He doesn’t even know that Walt purposefully let his girlfriend die, watching her as she did so. Even Walt’s one apparently heroic act (saving Jesse from being murdered by the street dealers) has to be viewed in the context of his later behaviour – perhaps it was motivated mainly as a power play aimed at Gus, or out of guilt over Jane, rather than being a genuinely altruistic act. If anyone in history ever deserved a total hiding from someone else, it’s Walt from Poor Jesse.
Because, despite all this, Poor Jesse has remained totally loyal to Walt, despite being marginalised and ridiculed constantly by him. Jesse may act and speak like an idiot (although he’s mainly stopped tagging his sentences with “Bitch!” now), but he’s sensitive, thoughtful, and surprisingly perceptive. When it looks as though Gus is insinuating Walt will be killed, he immediately stands up for his ‘mentor’.
The scene between Gus and Poor Jesse was interesting in the way Poor Jesse was made uncomfortable by Gus’ politeness– he’s so used to the high-pitched bickering between him and Walt, that he struggles to deal with Gus’ calm formality, and is suitably chastened when Gus asks if they can “Talk like men”.
Poor Jesse got his chance to bicker later, though – did he ever. He pours his heart out to Walt, looking for advice on the bombshell that he will be shipped off to Mexico, and Walt just sits there, oblivious, stewing over his discovery (via the titular bug) that Jesse has been at Gus’ house and, once again, failed to kill him.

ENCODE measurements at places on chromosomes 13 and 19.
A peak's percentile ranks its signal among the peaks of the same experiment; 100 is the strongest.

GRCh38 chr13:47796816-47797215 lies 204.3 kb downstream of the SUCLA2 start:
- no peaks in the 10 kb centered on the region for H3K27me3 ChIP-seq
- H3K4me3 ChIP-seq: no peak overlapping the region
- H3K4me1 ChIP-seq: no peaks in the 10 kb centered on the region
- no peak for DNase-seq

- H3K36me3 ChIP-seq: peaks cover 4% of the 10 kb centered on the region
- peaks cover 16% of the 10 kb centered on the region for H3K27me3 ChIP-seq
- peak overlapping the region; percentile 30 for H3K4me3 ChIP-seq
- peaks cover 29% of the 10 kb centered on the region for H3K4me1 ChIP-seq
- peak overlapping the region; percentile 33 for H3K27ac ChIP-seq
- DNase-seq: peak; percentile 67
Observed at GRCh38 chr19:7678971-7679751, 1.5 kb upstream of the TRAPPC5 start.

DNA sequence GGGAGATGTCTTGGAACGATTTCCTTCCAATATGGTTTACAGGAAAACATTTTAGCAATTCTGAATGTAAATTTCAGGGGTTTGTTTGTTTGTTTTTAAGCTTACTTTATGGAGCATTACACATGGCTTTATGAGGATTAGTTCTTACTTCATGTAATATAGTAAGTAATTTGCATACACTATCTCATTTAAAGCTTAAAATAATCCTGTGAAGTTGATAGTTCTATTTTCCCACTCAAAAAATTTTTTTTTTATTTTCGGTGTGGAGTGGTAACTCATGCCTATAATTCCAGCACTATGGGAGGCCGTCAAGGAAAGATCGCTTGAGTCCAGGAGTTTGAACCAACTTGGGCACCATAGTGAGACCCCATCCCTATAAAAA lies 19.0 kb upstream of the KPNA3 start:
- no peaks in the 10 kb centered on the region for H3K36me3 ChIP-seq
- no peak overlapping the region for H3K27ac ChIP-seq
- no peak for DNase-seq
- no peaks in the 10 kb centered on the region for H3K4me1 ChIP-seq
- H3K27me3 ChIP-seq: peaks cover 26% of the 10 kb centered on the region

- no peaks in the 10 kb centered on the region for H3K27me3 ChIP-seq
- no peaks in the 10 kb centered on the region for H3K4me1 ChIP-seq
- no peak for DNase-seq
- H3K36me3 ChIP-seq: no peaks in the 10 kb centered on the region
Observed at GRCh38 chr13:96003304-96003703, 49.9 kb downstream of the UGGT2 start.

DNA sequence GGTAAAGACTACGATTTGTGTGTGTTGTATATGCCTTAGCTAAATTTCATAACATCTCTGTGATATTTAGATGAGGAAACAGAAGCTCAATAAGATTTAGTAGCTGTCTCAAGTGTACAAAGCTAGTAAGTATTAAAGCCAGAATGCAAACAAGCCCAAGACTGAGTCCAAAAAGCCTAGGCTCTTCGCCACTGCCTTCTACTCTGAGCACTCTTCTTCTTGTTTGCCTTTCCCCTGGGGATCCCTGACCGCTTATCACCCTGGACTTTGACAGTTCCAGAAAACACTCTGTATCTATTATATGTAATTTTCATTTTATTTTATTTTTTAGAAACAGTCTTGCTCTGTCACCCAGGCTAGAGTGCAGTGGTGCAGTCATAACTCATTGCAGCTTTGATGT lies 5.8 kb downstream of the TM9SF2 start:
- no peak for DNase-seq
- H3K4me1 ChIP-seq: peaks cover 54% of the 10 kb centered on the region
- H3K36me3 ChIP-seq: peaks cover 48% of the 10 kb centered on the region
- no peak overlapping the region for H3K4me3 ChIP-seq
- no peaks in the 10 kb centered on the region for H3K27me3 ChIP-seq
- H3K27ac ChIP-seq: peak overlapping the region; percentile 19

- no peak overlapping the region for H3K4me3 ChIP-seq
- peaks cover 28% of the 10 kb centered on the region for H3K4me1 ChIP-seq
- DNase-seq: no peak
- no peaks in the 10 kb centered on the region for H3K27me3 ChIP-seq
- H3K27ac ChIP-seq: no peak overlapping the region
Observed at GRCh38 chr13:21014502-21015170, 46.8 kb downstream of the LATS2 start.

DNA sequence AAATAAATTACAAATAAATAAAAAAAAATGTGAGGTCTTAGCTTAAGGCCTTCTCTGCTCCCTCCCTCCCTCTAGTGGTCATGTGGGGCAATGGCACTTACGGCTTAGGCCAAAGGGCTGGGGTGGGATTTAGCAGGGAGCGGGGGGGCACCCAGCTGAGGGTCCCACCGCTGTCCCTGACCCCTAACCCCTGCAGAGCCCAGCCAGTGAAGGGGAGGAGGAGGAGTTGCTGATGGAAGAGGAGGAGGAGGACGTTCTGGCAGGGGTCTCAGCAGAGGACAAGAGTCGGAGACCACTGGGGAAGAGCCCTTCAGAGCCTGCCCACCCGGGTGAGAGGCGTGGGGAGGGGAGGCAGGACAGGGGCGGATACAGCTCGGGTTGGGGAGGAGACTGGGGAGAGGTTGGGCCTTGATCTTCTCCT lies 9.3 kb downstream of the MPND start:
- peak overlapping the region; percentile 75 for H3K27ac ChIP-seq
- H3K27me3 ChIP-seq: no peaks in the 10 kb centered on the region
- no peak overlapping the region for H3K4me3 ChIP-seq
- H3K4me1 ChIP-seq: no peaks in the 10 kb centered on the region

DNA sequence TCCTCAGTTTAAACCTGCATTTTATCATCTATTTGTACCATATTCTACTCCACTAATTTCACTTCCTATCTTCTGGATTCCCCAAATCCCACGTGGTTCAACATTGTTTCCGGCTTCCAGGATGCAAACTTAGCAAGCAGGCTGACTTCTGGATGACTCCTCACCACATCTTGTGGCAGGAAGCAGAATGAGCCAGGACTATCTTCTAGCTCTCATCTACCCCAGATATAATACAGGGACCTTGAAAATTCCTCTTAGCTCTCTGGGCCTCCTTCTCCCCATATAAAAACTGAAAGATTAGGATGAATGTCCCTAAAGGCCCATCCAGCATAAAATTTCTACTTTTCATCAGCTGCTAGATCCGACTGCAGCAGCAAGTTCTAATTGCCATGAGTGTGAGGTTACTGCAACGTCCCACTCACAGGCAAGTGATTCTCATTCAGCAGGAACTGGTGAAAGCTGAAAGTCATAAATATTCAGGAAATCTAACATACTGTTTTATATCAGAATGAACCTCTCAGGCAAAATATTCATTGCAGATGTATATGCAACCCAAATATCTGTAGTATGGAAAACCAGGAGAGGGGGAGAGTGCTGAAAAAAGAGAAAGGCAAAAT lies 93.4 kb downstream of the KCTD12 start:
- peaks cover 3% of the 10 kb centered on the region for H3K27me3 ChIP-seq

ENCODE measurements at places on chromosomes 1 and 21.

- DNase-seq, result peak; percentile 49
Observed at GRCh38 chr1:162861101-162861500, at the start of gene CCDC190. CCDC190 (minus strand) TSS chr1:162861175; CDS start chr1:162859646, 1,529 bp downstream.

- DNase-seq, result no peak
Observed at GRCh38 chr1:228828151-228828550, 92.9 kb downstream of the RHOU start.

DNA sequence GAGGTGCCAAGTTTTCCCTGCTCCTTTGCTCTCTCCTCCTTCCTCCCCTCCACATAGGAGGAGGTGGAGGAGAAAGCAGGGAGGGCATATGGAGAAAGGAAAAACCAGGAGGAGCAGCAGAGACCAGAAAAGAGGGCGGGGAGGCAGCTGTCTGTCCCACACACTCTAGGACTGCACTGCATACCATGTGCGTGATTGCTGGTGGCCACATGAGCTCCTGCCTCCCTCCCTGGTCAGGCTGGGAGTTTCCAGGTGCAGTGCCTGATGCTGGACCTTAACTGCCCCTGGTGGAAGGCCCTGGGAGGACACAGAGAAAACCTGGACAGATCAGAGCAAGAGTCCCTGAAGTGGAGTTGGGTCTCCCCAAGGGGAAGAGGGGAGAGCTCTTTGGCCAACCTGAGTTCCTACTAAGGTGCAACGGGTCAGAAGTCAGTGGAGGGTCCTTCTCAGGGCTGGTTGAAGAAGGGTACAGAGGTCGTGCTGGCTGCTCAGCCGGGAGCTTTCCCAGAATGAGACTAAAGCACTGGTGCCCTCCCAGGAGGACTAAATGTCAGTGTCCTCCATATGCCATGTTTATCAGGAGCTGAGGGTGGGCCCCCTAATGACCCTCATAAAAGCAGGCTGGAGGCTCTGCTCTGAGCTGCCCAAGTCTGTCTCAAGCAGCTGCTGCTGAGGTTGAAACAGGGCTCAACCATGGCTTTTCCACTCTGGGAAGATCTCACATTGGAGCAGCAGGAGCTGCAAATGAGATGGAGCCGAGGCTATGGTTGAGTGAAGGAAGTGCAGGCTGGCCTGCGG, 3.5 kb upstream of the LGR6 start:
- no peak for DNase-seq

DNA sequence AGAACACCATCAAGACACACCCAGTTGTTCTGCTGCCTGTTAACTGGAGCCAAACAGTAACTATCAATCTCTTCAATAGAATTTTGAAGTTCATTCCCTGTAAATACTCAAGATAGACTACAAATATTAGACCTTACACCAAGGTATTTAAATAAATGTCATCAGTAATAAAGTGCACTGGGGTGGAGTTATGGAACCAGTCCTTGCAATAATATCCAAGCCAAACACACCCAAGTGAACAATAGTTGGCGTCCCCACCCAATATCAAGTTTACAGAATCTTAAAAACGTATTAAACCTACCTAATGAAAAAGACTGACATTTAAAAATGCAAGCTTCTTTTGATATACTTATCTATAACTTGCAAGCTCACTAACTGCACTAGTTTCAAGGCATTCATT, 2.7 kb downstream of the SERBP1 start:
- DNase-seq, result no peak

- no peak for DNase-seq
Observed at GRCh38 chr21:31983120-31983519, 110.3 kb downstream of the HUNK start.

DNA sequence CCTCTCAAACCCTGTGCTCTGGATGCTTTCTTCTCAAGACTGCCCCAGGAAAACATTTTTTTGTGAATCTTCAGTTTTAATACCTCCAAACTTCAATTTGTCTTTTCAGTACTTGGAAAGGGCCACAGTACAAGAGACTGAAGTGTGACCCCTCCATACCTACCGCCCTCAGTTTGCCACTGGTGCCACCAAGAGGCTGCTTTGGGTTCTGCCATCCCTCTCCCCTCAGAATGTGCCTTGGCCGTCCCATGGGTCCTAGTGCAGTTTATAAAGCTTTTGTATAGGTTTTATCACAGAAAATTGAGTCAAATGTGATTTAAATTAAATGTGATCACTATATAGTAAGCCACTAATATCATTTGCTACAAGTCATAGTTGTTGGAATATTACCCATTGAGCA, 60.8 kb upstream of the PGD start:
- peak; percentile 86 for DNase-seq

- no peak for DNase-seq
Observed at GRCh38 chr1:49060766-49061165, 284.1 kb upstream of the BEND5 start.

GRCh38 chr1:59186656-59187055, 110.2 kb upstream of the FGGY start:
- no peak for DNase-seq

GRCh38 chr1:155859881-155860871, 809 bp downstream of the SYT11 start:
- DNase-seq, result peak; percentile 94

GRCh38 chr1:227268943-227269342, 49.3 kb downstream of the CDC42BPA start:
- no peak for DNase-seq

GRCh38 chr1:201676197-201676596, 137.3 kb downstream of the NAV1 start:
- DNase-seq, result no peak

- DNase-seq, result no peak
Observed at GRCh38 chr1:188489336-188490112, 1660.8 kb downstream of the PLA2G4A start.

The bug proves to be the final straw for Poor Jesse, and the two came to blows in an authentically painful looking fight scene. Walt’s finally managed to jettison his most powerful ally with his own insanely powerful hubris, which leaves him with… who, Saul? Loyalty isn’t an adjective you’d normally choose to apply to him.
That leaves Skyler, who is embroiled in problems of her own – Ted, her silver fox of a boss, showed up unexpectedly to inform her that her name is all over a rotten pair of books currently under investigation by the IRS. There was a great visual gag where Skyler told Ted to sell his BMW to pay off the debts, only to watch Ted seconds later climb into a grotty hatchback and drive off.
What first seemed like an unnecessary reintroduction of a superfluous supporting character actually revealed itself to be a brilliant way of tightening the noose around Walt’s neck. Ted could lead the agents to Skyler’s precarious money-laundering operation at the garage, or Skyler could use the drug money to pay off Ted’s debts. Would she steal it? Would Walt refuse to give it, and order Ted be dealt with in a different way? Either way, Ted fans, I’m willing to bet his life is about to become a lot worse than just driving around in a hatchback.
I didn’t make the Sopranos comparison lightly at the beginning of this review – there are few programmes, or anything, which has blown my mind quite like that first series did before or since. Admittedly, I was 14 at the time. That Breaking Bad has come close to replicating that feeling of excitement, discovery, and mlnd-altering addiction over a decade later, now that I’m couched in nothing but Internet-honed cynicism and bitterness, is some sort of minor miracle.
Read our review of the last episode, Hermanos, here.